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- The Aftermath: Geno Auriemma makes history
The Aftermath: Geno Auriemma makes history
Auriemma became the third Division I basketball coach ever to reach 1,200 wins.
Photo: Ian Bethune
When the final buzzer sounded on UConn’s 67-34 win over Seton Hall on Wednesday night, there was no grand celebration. Confetti didn’t fall from the ceilings and the players didn’t mob him — he just walked down the sideline and shook hands with the opposition.
The only difference between a normal win and Wednesday night is that the public address announcer told the crowd that Auriemma became the third Division I basketball coach to reach 1,200 career victories.
Perhaps that’s because of how the coach viewed the achievement. While he hit the milestone, he still has the third-most wins of all-time behind Stanford’s Tara VanDerveer (1,206 and counting) and former Duke coach Mike Krzyzewski (1,202).
“Are we gonna celebrate?” he joked last week. “I’m number three. I’m number three.”
The evening wasn’t completely devoid of fanfare, though. It just happened once everyone got away from the cameras.
“We had a little celebration in locker room. Balloons, confetti, we had those little twist popper things that we popped. We had a piñata,” Paige Bueckers relayed. “But he's very humble, very modest, doesn't want to celebrate himself. We kind of forced him to. I got into his hair a little bit. So that was fun.”
That modesty didn’t stop Auriemma from taking a few swings at the piñata, though.
“Yeah, he busted it open — with a weapon,” Bueckers said with a laugh. “[The contents were] sugar packets for CD’s tea, cough drops and DripDrop packets.”
As much as Auriemma tried to downplay the significance of the milestone, he took a moment to reflect on the journey to 1,200.
“When I sat down before the game, I thought back to the first time we ever played in this building. Might have been 1987 days or something like that (it was Dec. 6, 1987 vs. CCSU) but it was a doubleheader with the men,” he remembered. “That game was like at 5:00 or 5:30, I'm not sure. But I can't imagine there were 50 people in the building counting the ushers and some parents that made the trip. So that that part really kind of hit home with me, that we went from that to this.”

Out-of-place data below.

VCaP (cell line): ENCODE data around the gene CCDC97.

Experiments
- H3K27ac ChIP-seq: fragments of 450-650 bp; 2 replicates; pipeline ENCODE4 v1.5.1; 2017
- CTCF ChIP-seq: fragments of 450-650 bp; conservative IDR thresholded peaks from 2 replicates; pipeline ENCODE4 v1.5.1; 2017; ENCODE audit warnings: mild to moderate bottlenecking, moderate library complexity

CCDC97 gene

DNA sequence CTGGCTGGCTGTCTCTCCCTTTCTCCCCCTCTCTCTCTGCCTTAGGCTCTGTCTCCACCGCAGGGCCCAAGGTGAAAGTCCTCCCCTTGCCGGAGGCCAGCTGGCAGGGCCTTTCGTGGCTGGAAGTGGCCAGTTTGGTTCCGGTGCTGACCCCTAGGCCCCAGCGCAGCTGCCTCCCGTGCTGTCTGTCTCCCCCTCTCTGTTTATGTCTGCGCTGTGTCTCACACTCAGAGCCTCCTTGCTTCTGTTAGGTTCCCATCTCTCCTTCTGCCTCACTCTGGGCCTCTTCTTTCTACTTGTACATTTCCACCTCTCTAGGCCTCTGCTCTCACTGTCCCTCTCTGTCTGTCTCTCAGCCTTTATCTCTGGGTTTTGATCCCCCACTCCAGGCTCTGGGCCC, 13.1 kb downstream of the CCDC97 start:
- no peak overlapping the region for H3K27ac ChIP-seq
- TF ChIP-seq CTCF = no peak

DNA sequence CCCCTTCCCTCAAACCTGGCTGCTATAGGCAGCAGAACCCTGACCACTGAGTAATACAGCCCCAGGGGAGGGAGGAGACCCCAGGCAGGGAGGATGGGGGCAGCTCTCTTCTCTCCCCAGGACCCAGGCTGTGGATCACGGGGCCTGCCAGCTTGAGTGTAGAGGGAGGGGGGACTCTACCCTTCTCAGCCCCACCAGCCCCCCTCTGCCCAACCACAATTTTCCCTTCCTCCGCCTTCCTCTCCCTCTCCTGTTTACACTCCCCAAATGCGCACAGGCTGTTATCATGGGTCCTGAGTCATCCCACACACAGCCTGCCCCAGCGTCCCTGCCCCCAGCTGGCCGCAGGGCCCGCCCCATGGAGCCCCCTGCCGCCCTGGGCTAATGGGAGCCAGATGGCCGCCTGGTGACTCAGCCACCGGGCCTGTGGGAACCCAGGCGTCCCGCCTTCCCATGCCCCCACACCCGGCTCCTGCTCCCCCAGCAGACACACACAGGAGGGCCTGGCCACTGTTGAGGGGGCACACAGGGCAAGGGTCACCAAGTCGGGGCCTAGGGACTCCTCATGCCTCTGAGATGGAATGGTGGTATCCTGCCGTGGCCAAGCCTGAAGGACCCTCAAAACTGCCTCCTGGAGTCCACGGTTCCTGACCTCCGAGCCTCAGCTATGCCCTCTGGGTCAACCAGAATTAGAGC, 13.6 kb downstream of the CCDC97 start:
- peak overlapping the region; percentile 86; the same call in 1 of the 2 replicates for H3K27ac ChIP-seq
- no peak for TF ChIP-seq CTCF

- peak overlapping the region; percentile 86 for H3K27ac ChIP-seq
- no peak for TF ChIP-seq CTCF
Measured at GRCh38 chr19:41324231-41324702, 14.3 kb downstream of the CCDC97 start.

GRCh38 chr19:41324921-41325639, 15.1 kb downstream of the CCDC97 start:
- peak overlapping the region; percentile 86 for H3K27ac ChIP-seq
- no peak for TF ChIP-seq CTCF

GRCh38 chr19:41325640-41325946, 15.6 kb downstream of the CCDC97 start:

Auriemma also gave credit to everyone that got him to that mark, namely associate head coach Chris Dailey — who was alongside him for every win and even captured 17 victories for him as an acting head coach — and the players, both current and former.
“I knew very, very very, very early before we even played our first game or before I got the job that if she would agree to come here and coach with me and with us, that we could be good,” he said about Dailey. “That decision, I think, made every other decision possible. Had I gotten that one wrong, there would have been a whole lot of other wrong decisions going forward. So by getting that one right, I think we set ourselves up for something like this to occur.”
“If she wasn't part of this, it probably would not have happened. I can honestly say that,” he added.
As for the players:
“It should mean an awful lot to them because they're the ones doing it,” Auriemma said. “I think it should mean a tremendous amount to any player that's ever played here to know that they had a hand on all this and they actually did it.”
While Auriemma might be third on the all-time wins list, he reached 1,200 wins the fastest, beating both VanDerveer and Krzyzewski by a matter of years. He’s also the only one of the three to do it at just one school. VanDerveer started at Idaho and Ohio State before Stanford while Krzyzewski spent five years at Army before going to Duke.
None of that matters to Auriemma, though. While he’s only a handful of victories behind VanDerveer, he isn’t hell-bent on surpassing her.
"I could probably say with a great deal of certainty that I'll never be number one in wins. I don't think that will happen,” Auriemma said. “And I'm still going to enjoy my wine and I'm gonna sleep good tonight."
Everything else from Wednesday’s win:
Edwards dominates (again)
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